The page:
In education we debate many issues. Sometimes it feels as though we debate just to debate. Whether it's the way we teach reading, writing, or math or the harmful effects of high-stakes testing, many issues create an ongoing dialogue in education. It should be that way only as long as it doesn't prevent us from ever moving forward. As we debate back and forth, a generation of students are waiting for us to get our acts together.
We have all had moments when we just wanted to be told what to do ... and moments when we wanted to be left to make our own decisions. Sometimes we want the opposite of what is being asked of us. As we continue down the road of more mandates and accountability than we have ever seen, we cannot lose touch, no matter how hard it may be, with our jobs to teach the whole child.
Although we share many of the concerns critics have raised about the Common Core State Standards (and we know that the debates and the boycotts will continue), we do appreciate the concept of Common Core standards.
But from a whole child and all-children emphasis perspective, let's be clear about a couple of crucial matters.
Educators have a unique opportunity to reset the playing field and make the Common Core State Standards work for them. We can implement the standards, align them to a whole child approach to education, and ensure that both support and enhance each other. The Common Core standards and a whole child approach are not opposites, and they do not and should not have to be in opposition.
Join us throughout December and January as we investigate how the standards integrate and align within a whole child approach and how a strong framework can support a well-rounded education that prepares students for college, career, and citizenship success. Overall, we will highlight how now is the time for educators to take control and become empowered in the process. The outcomes will depend on what you decide to do for the Common Core standards within a whole child approach and how you decide to do it.
In the past three years, 36 U.S. states and the District of Columbia have changed their teacher evaluation policies, mainly to qualify for federal Race to the Top funds or No Child Left Behind waivers. States are drafting, implementing, and using new systems that incorporate measures of student achievement, levels of performance, classroom observations, and performance-based tenure decisions. All these elements must come together to produce results relevant to the improvement of teaching and the development of teachers themselves.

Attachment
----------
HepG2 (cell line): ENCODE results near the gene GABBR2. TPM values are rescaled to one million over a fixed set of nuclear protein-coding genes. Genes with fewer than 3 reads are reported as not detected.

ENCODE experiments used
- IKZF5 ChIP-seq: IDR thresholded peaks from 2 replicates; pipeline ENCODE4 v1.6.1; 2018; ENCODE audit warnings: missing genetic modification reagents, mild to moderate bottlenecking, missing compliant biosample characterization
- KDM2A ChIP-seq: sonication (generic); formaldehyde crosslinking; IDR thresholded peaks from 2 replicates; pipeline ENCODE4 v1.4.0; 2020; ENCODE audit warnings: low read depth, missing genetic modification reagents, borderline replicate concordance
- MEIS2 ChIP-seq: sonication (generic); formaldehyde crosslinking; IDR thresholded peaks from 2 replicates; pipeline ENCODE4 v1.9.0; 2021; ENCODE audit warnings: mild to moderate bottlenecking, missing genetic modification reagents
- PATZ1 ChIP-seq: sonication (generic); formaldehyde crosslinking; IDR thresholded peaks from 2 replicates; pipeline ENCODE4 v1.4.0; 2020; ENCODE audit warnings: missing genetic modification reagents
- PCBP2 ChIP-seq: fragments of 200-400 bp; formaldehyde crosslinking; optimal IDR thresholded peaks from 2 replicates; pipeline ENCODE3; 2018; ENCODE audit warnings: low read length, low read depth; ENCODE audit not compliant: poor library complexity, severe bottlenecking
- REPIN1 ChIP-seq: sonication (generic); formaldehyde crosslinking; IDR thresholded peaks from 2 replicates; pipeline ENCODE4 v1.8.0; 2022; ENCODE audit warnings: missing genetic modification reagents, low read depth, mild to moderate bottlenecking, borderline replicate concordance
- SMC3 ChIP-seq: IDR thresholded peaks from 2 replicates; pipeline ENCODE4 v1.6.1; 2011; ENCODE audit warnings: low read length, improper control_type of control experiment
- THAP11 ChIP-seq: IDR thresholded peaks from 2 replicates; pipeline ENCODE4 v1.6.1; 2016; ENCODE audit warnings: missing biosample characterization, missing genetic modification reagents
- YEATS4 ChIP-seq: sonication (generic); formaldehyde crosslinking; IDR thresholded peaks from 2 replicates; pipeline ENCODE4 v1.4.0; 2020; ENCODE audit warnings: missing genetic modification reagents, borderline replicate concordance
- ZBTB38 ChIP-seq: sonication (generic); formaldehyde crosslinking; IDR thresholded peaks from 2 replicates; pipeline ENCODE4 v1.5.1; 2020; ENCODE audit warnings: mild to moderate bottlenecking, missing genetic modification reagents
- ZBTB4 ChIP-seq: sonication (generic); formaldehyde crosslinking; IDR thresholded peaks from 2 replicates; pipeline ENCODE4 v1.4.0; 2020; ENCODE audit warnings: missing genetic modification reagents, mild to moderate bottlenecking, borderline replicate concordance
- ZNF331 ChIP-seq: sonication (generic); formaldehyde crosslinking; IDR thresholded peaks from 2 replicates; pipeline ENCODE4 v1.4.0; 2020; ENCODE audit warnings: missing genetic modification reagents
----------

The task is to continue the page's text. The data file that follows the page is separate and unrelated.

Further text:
Teachers should be evaluated on the atmosphere they create in their classrooms and the degree of trust they have established with their students. Several findings from the Schools of Integrity and other research literature support examining both classroom culture and teacher-student relationships.
Teacher quality is the most important in-school factor that influences student learning and achievement. Research shows that students with high-performing teachers can progress three times as fast as students with low-performing teachers and each student deserves access to highly effective teachers in every subject. In turn, all teachers deserve a fair and accurate assessment of their skills, how they perform in the classroom, and how they can improve. Teacher effectiveness is dependent on accurate and fair evaluations based on multiple measures, including—but not solely based around—their students' performance in the subjects they teach.
Teachers should be evaluated based on their performance in their own subject area using a range of criteria, including observations, peer reviews, parental or student input, and analysis of agreed-on student learning evidence. In this episode, we discuss effective teacher evaluation that produces results that truly benefit students, schools, and educators. You'll hear from
Teachers know it, parents know it, and even students know it, but there seems to be no consensus across states, districts, and schools about how to measure it and ensure that it is measured fairly. I'm talking about teacher evaluations. Having an effective teacher at the head of the class is the most important in-school factor influencing student learning, and teacher evaluation systems are supposed to assess just how good teachers are in the classroom, with the goal of helping them improve as needed. But many teachers report that they are not evaluated often enough and, in some cases, are not even evaluated in the subjects they teach.